Public TV travel host: Legal pot embraced in Europe, overdue in U.S.

The genial host of “Rick Steves’ Europe” served up a hard-hitting and unflinching endorsement of marijuana legalization in Maine Monday.

“Rich, white guys are not getting arrested,” Steves told The Phoenix in an interview at the Portland headquarters of the “Yes on 1” campaign.

Steves shed his persona of European travel host for public television – a persona marked by a soothing, obsequious demeanor.

Meet Rick Steves, civil liberties crusader.

“Anybody who cares about kids knows that the most dangerous thing about marijuana is that it’s illegal,” Steves said.

According to the “Yes on 1” campaign for the Nov. 8 election in Maine, Steves donated $100,000 to the campaign earlier this year.

“The initiative,” proponents wrote, “allows adults 21 years of age and older to possess a limited amount of marijuana, grow a limited number of marijuana plants in their homes, and possess the marijuana produced by those plants. It will remain illegal to use marijuana in public.” The initiative also enacts a 10 percent tax on adult-use marijuana sales, but medical marijuana sales are not subject to the sales tax, according to the campaign.

Steves said he spends four months a year in Europe, and “in Europe, a joint is about as exciting as a can of beer.”

For 20 years he has appeared in the travel show on public television, and Steves noted, “My European friends tell me that society has to make a choice, tolerate alternative lifestyles or build more prisons, and they also remind me that we Americans lock up eight times more people per capita as they do.”

Steves pointed to potential benefits from legalization, citing $120
million in annual tax revenue in Washington from the state’s landmark marijuana law.

“It is 2016, Washington and Colorado have legalized, taxed and regulated marijuana, and they have been selling it in very carefully regulated retail outlets for several years, and the numbers are in. The numbers are in, there’s no refuting this, use will not go up; teen use will not go up; crime will not go up; DUIs will not go up. The only thing that will go up is tax revenue,” Steves said.

Not everyone accepts this conclusion.

Smart Approaches to Marijuana, founded by Congressmen Patrick Kennedy, the son of the late Sen. Ted Kennedy, and Dr. Kevin Sabet, a former Obama administration drug adviser, argues that the Colorado and Washington examples are cautionary tales.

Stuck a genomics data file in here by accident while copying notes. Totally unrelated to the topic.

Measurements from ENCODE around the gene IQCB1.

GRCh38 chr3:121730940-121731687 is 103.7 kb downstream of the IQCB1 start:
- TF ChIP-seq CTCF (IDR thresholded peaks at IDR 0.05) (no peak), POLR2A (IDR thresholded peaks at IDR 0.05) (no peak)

“The marijuana industry is likely to be the Big Tobacco of our time. Let's prevent another industry from profiting off of addiction,” SAM
writes.

“These ‘experiments’ in legalization and commercialization have not succeeded,” SAM continues in a paper at https://learnaboutsam.org/wp-content/uploads/2016/02/SAM-report-on-CO-and-WA-issued-17-February-2016.pdf.


“Perhaps unsurprisingly, Colorado now leads the country in past-month marijuana use by youth, with Washington in 6th place. Other states that have since legalized marijuana occupy 4th place (District of Columbia) and 5th place (Oregon). States with ‘medical marijuana’ laws occupy 2nd and 3rd place (Vermont and Rhode Island, respectively).”

“Yes on 1” points to success stories out of the states of Alaska, Colorado, Oregon and Washington where legal pot has gone mainstream.

Steves said agendas drive much of the opposition.

“When you’re a caring citizen trying to sort through all the claims both pro and against Question 1, you’ve got to ask, ‘What’s motivating this person?’ There’s something I call the PPP, the pot prohibition profiteers.”

The Maine initiative allows people to grow marijuana at home to meet their medical needs. Some in Maine’s medical marijuana community may fear a loss of influence.

“I’m not saying the medical marijuana industry in general is this way, but there are people in the medical marijuana industry that will oppose a legalize, tax and regulate law because it will have a negative impact on their bottom line,” Steves said.

(Wellness Connection, Maine’s largest dispensary group, announced support for marijuana legalization in Maine. An opposition group called "No on 1" makes the case that small growers will face a threat from outside forces if the referendum passes.)

Much of the legalization effort stems from concern with the War on Drugs.

“In our country today, we’ve got 20,000 people in prison for nonviolent marijuana crimes, we arrest 700,000 people a year in this country, and in four states it’s legal, taxed and regulated,” Steves said, illustrating the stark differences in direction.

Legislators can fix “glitches” once a referendum passes, he said. In Washington state, legislators reduced tax levels, “we were taxing too high and it was giving an opportunity for the black market to survive,” Steves said. In Colorado, packaging and labeling for edibles had to be refined so “kids could be warned,” he added.

Steves said current law, including the federal standard making marijuana illegal, benefits criminals. "It's a law that's empowering gangs and organized crime," he said.

While in Maine, Steves delivered a talk at University of New England, titled “Marijuana and Civil Rights in America: A European Perspective.”

For more about the “Yes on 1” campaign, visit www.RegulateMaine.org.

For an opposing view, the Maine affiliate of SAM can be found via http://www.notonmymainestreet.com.

Last modified onWednesday, 19 October 2016 12:41